Mittwoch, 28. Januar 2015

Marf Challenge Januar 2015

Hey there, it's time for the first challenge of the new year!
Sometime last year we realized how difficult it is to draw a little girl that doesn't look creepy. Maybe that's just us and you're all wondering what the heck this is even about, but then you might have trouble drawing creepy little girls (I can't quite imagine, though)?

Anyways we thought this was a fun idea for a challenge:

a) Create an illustration/character design of a little girl that is NOT creepy.

b) Create an illustration/character design of a creepy little girl

Alternatively an illustration including both characters is fine, too.


First things first: rough sketches of the characters. I'm not sure whether or not there will be backgrounds or what the setting might be, I just want to lay down a general direction (when creating dolls, a lot happens during the creative process, especially when I don't really have any restrictions (such as planned compositions, illustrations. Then I'll have to work with more precise layouts.)
and can rely on intuition and react to the material.) and then see how it goes.

A reason why I believe little girls often end up creepy is, that they are not shown as what they are (human beings), but as dressed up little dolls, which are the stuff of nightmares.
So for my 'not very creepy' girl I imagine her as the outgoing, carefree little sister of Colin (an older doll of mine. His part-time occupation is snail hunting.), who will climb on roofs and trees and terrorize the whole neighbourhood. (If you believe you know how she lost that tooth, think twice.)

For the creepy girl on the other hand I decide to go for a ghostly, impish creature that is, admittedly, not so much a human being.

Next step. I'm going to focus on the decisions I made concerning the 'look' of the characters instead of explaining the technique in detail (I've written about that before and experimenting with materials is half the fun, so I'm not going to take that away from you :)).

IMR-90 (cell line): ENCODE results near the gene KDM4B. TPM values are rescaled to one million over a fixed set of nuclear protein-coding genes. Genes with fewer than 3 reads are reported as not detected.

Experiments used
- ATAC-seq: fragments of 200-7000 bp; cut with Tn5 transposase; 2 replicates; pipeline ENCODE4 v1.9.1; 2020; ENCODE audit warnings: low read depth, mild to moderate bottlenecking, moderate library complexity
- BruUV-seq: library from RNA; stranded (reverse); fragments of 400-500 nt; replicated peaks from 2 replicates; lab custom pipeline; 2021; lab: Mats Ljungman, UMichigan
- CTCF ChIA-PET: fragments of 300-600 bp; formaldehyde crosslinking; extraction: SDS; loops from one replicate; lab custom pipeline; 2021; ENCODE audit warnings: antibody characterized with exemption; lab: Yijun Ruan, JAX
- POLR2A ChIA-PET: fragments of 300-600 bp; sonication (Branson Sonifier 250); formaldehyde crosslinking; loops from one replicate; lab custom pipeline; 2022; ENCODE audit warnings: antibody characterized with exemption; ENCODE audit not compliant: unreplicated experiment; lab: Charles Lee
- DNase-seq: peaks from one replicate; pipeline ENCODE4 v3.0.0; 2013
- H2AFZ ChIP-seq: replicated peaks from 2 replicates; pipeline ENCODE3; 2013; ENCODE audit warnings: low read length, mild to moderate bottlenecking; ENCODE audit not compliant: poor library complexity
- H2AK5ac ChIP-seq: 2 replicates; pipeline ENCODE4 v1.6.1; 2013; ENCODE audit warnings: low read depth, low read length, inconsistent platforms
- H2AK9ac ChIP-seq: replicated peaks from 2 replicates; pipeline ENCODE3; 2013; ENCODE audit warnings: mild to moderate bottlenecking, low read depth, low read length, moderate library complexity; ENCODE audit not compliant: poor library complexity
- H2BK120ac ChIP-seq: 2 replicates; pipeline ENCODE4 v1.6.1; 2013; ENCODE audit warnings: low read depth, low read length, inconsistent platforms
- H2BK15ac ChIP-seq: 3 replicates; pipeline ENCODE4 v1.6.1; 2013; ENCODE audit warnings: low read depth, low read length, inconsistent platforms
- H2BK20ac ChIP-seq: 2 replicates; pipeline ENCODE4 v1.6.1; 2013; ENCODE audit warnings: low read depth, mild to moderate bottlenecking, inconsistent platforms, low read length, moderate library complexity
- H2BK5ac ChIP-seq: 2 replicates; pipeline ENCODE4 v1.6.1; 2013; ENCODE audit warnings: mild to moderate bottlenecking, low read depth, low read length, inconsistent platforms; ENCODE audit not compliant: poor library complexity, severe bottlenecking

The first thing I work on, are their faces and hands because they need longest to dry and do already tell us a lot about the girls' personalities.
For my faerie girl I'm going for a small pointy nose (delicate features matching her hair and dress), which turnes slightly upwards in a mischievous way. She'll get a broad grin so I have to keep that in mind.
Notice that I decided to show her hands after all. Come on, those wirey fingers (also very thin, spidery) are a lot more creepy than not knowing what she's holding behind her back.
At the same time I realize that she doesn't really need any legs. Being a spirit and all, where's the need?

Looking through some leftovers from previous projects (sometimes things don't work out, but that doesn't mean you have to throw everything away. I had this street lantern lying around since the beginning of last year. Why not have her flying like a moth to the light? Why not use a real light for the lantern? Sometimes things just fall in place.)  I start planning the final illustration now.